[69]   In my view, what the Court did in Prinsloo was to make it clear that only specific kinds of differentiation would be impermissible. This would be differentiation that is irrational, or arbitrary, or based on what the Court called a 'naked preference', or served no legitimate purpose. Differentiation that cannot be shown to fall within one of these categories would be permissible differentiation, the discrimination enquiry would be at an end there and then, and the discrimination claim must fail.

[70]   However, and once it is found that the differentiation is indeed impermissible, on one of the grounds set out in Prinsloo, then the second and third stage of the enquiry is embarked upon, namely deciding whether such differentiation can be seen to be discrimination, and if so, whether that discrimination is unfair

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[85]   Accordingly, discrimination contemplated in this context means that it has to be shown that dignitas or right of equality of the complainant as a person, or that person's personal attributes and characteristics, have been impaired or prejudiced. To describe it simply, the arbitrariness must be something akin or related to the kind of listed grounds in Section 6(1) of the EEA. As said in Stojce v University of KwaZulu-Natal and Another:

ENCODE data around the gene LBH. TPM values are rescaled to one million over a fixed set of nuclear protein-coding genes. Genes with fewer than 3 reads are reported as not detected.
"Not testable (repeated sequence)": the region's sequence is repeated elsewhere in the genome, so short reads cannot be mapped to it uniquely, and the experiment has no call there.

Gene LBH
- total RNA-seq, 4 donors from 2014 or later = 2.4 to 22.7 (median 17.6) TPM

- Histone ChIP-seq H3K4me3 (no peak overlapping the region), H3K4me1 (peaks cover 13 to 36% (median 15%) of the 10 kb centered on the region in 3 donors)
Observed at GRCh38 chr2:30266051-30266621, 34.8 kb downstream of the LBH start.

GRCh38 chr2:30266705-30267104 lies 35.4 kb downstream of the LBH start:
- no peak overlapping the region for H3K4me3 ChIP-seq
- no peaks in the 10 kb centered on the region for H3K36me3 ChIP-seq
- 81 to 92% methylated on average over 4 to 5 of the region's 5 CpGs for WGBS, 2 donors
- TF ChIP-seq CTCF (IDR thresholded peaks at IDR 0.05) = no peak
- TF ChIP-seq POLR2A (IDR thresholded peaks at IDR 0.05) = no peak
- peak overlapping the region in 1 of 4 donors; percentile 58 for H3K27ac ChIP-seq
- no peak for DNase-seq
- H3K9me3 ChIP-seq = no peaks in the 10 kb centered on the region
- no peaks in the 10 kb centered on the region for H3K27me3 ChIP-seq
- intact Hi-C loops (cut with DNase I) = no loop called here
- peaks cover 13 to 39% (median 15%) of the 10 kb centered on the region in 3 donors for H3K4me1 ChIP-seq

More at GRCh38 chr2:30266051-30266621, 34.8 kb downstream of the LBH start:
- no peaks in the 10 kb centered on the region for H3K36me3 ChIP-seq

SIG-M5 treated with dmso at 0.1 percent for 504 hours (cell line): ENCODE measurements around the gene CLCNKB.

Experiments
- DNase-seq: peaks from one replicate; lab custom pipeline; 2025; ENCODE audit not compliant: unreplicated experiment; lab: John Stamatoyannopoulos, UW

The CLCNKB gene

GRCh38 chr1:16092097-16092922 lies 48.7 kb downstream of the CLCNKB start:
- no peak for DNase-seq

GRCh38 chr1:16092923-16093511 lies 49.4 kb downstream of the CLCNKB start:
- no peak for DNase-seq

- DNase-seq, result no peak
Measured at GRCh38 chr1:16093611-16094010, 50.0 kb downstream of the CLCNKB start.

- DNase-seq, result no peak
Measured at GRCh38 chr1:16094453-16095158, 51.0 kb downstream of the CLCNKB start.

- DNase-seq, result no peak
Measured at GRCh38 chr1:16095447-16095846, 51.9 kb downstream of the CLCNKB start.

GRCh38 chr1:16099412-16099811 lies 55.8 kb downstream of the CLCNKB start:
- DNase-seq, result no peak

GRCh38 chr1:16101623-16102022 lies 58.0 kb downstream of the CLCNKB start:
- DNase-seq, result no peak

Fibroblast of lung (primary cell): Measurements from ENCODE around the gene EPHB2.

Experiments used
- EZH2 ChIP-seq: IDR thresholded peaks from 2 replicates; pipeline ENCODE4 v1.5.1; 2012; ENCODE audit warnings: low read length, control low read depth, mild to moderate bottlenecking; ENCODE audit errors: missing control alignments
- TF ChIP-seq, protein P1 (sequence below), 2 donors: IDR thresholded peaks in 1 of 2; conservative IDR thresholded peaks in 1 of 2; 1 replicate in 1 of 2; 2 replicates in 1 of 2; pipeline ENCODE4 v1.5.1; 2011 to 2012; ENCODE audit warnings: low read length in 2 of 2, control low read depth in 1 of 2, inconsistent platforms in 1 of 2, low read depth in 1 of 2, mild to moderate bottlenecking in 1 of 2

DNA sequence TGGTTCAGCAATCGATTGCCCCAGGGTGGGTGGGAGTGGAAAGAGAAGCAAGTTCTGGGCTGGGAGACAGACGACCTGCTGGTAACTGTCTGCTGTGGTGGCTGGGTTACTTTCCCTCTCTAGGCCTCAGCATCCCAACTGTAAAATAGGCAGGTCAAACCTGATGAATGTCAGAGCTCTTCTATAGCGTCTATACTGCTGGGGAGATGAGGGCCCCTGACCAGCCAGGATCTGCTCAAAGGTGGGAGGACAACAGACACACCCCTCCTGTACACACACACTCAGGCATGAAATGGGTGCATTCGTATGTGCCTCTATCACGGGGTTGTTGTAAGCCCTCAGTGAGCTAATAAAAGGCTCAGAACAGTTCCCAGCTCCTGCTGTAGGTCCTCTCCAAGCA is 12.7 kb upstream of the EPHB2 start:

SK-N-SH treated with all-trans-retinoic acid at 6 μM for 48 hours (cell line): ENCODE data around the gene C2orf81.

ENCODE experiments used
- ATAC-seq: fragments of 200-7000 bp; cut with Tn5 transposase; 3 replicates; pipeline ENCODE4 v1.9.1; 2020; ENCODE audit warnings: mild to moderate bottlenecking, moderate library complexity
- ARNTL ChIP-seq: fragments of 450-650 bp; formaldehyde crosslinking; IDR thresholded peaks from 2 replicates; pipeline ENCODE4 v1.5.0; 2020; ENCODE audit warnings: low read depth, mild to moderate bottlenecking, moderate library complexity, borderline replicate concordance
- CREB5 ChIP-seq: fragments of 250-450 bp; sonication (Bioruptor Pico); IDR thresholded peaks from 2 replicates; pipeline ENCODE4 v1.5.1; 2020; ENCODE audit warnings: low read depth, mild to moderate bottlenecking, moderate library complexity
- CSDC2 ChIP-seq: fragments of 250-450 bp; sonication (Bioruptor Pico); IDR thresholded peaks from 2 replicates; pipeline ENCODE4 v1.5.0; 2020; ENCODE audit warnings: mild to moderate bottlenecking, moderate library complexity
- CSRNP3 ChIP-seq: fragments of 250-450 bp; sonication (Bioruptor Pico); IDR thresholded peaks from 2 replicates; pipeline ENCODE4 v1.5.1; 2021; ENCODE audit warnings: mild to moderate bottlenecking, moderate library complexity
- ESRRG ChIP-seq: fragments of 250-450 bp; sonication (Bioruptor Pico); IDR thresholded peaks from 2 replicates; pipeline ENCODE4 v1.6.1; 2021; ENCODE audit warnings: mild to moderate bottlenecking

'The Constitutional Court and the Labour Court have considered unlisted grounds as acts of discrimination if they are analogous to the listed grounds ...'

[86]   Further examples of the kind of 'arbitrary ground' not specifically listed which would be seen to be discrimination, can be found in New Way Motor and Diesel Engineering (Pty) Ltd v Marsland which concerned mental illness based on depression and Smith v Kit Kat Group (Pty) Ltd which concerned a physical disfigurement as a result of attempted suicide...